The real power of React Native lies in the way it renders the mobile components compared to the other hybrid mobile app development frameworks such as PhoneGap or Apache Cordova. React Native accesses the native components of the mobile platform through an asynchronous bridge which makes the apps developed using React Native a real native app and not a hybrid one which runs in a HTML5 container. This improves the performance of the mobile applications considerably in comparison with the apps developed using the hybrid frameworks. In this guide let us look on bootstrapping a basic React Native mobile app for the Android platform.
Installing React Native
There are two ways to kick-start a React Native app, one is using the create-react-native-app project hosted in GitHub to bootstrap the project with no build configuration and without installing the SDK and any other dependencies since we will be testing the app through the Expo client for projects generated through this method.
However, for beginners, I would suggest to take some time and proceed with the normal setup flow instead of using create-react-native-app method, since the normal flow will give a solid understanding how everything works and will let you to setup a perfect environment to utilize numerous other features provided by the native SDK as well. So let us get started with the setup.
Installing the dependencies
To build an app with React Native, you need to first install Node.js, React Native Command line interface, Java Development Kit, Python 2 and Android Studio (for SDK and Simulator).
- Visit https://nodejs.org/en/ and download the latest LTS version highlighted below and proceed with the installation.
- Visit https://www.oracle.com/technetwork/java/javase/downloads/index.html and download the latest JDK as shown below and complete the installation. Ensure that the JDK is not less than version 8. To verify the successful installation of JDK, open the command prompt and enter the command java -version. The response should displayed the installed version of Java and the path where it is installed.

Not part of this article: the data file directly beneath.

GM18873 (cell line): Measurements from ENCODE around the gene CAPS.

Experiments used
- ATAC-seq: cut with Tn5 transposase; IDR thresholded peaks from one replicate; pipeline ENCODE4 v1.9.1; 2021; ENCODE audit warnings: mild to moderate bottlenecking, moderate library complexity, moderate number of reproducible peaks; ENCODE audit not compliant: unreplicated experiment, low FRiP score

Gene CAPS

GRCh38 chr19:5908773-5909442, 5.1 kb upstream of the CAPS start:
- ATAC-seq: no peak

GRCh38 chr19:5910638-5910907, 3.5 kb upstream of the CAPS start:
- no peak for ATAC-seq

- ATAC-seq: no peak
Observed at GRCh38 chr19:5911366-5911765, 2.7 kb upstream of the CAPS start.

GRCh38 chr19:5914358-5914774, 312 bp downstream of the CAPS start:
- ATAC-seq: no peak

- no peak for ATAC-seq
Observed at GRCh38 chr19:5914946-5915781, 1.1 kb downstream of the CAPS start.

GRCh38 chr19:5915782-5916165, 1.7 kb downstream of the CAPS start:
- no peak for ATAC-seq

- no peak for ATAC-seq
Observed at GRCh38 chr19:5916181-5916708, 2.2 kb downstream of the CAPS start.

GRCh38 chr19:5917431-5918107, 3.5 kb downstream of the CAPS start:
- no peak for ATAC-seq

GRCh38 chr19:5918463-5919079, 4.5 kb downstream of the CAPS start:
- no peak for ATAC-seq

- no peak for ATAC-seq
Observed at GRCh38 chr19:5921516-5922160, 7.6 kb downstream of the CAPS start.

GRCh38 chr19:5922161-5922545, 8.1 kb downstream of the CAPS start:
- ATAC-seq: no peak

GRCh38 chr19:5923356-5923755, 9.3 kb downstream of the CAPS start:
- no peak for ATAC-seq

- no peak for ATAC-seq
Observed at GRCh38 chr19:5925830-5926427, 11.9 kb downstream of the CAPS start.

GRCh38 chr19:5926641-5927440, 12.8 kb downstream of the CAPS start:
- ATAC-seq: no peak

- Visit https://www.python.org/downloads/release/python-2715/ and download Python 2.7.X. Ensure that you installed the version 2.7.X and not 3.X.X. By the time of writing this guide, the latest version on the line of 2.7.X was 2.7.15. Download and install the appropriate binaries for your operating system as per the architecture of your machine. To verify the successful installation of Python, open command prompt and type the command python –version to view the installed version.
- Finally, visit https://developer.android.com/studio/ and download the latest version of Android Studio and proceed with the installation.
- During the installation of Android Studio, ensure that you choose the ‘Custom‘ option and select Android SDK, Android SDK Platform, Performance (Intel HAXM) and Android Virtual Device for installation. Once the setup is complete, open Android Studio to view the Welcome screen. From the Welcome Screen, select the ‘Configure‘ button displayed in the bottom right corner as shown below and open the ‘SDK Manager‘.
- From the SDK Manager window, select the options Google APIs, Andrid SDK Platform, Intel x86 Atom System Image and Intel x86 Atom_64 System Image and click ‘OK’. The necessary files will be downloaded and installed in your PC.